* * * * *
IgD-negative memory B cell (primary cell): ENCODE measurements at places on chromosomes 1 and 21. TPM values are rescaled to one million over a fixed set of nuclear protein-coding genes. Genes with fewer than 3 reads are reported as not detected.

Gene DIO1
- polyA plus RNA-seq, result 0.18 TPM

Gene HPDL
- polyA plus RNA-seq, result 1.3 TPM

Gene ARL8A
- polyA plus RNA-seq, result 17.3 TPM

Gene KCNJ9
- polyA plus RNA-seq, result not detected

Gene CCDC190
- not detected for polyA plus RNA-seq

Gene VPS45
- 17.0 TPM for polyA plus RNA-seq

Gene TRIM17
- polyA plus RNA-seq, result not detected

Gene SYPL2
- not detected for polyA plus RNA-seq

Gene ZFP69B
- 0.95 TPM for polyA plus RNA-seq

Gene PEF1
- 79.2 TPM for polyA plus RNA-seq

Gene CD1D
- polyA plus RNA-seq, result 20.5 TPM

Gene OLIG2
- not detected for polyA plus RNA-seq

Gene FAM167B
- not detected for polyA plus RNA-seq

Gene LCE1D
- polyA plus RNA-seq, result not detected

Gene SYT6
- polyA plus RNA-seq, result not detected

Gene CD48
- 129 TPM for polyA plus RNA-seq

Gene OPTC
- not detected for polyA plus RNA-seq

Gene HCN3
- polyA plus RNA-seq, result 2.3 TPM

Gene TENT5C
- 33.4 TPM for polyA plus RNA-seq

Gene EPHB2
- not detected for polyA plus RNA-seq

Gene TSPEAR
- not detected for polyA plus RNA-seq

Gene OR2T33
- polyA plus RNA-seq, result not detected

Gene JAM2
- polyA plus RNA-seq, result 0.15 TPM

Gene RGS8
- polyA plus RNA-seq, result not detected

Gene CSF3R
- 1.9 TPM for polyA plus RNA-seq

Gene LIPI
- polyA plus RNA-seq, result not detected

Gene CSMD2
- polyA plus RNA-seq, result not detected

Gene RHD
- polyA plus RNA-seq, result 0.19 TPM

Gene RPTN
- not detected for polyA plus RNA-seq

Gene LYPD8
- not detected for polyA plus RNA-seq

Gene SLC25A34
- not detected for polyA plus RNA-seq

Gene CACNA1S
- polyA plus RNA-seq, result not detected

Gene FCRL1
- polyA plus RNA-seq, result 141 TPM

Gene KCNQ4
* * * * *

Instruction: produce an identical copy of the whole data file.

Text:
IgD-negative memory B cell (primary cell): ENCODE measurements at places on chromosomes 1 and 21. TPM values are rescaled to one million over a fixed set of nuclear protein-coding genes. Genes with fewer than 3 reads are reported as not detected.

Gene DIO1
- polyA plus RNA-seq, result 0.18 TPM

Gene HPDL
- polyA plus RNA-seq, result 1.3 TPM

Gene ARL8A
- polyA plus RNA-seq, result 17.3 TPM

Gene KCNJ9
- polyA plus RNA-seq, result not detected

Gene CCDC190
- not detected for polyA plus RNA-seq

Gene VPS45
- 17.0 TPM for polyA plus RNA-seq

Gene TRIM17
- polyA plus RNA-seq, result not detected

Gene SYPL2
- not detected for polyA plus RNA-seq

Gene ZFP69B
- 0.95 TPM for polyA plus RNA-seq

Gene PEF1
- 79.2 TPM for polyA plus RNA-seq

Gene CD1D
- polyA plus RNA-seq, result 20.5 TPM

Gene OLIG2
- not detected for polyA plus RNA-seq

Gene FAM167B
- not detected for polyA plus RNA-seq

Gene LCE1D
- polyA plus RNA-seq, result not detected

Gene SYT6
- polyA plus RNA-seq, result not detected

Gene CD48
- 129 TPM for polyA plus RNA-seq

Gene OPTC
- not detected for polyA plus RNA-seq

Gene HCN3
- polyA plus RNA-seq, result 2.3 TPM

Gene TENT5C
- 33.4 TPM for polyA plus RNA-seq

Gene EPHB2
- not detected for polyA plus RNA-seq

Gene TSPEAR
- not detected for polyA plus RNA-seq

Gene OR2T33
- polyA plus RNA-seq, result not detected

Gene JAM2
- polyA plus RNA-seq, result 0.15 TPM

Gene RGS8
- polyA plus RNA-seq, result not detected

Gene CSF3R
- 1.9 TPM for polyA plus RNA-seq

Gene LIPI
- polyA plus RNA-seq, result not detected

Gene CSMD2
- polyA plus RNA-seq, result not detected

Gene RHD
- polyA plus RNA-seq, result 0.19 TPM

Gene RPTN
- not detected for polyA plus RNA-seq

Gene LYPD8
- not detected for polyA plus RNA-seq

Gene SLC25A34
- not detected for polyA plus RNA-seq

Gene CACNA1S
- polyA plus RNA-seq, result not detected

Gene FCRL1
- polyA plus RNA-seq, result 141 TPM

Gene KCNQ4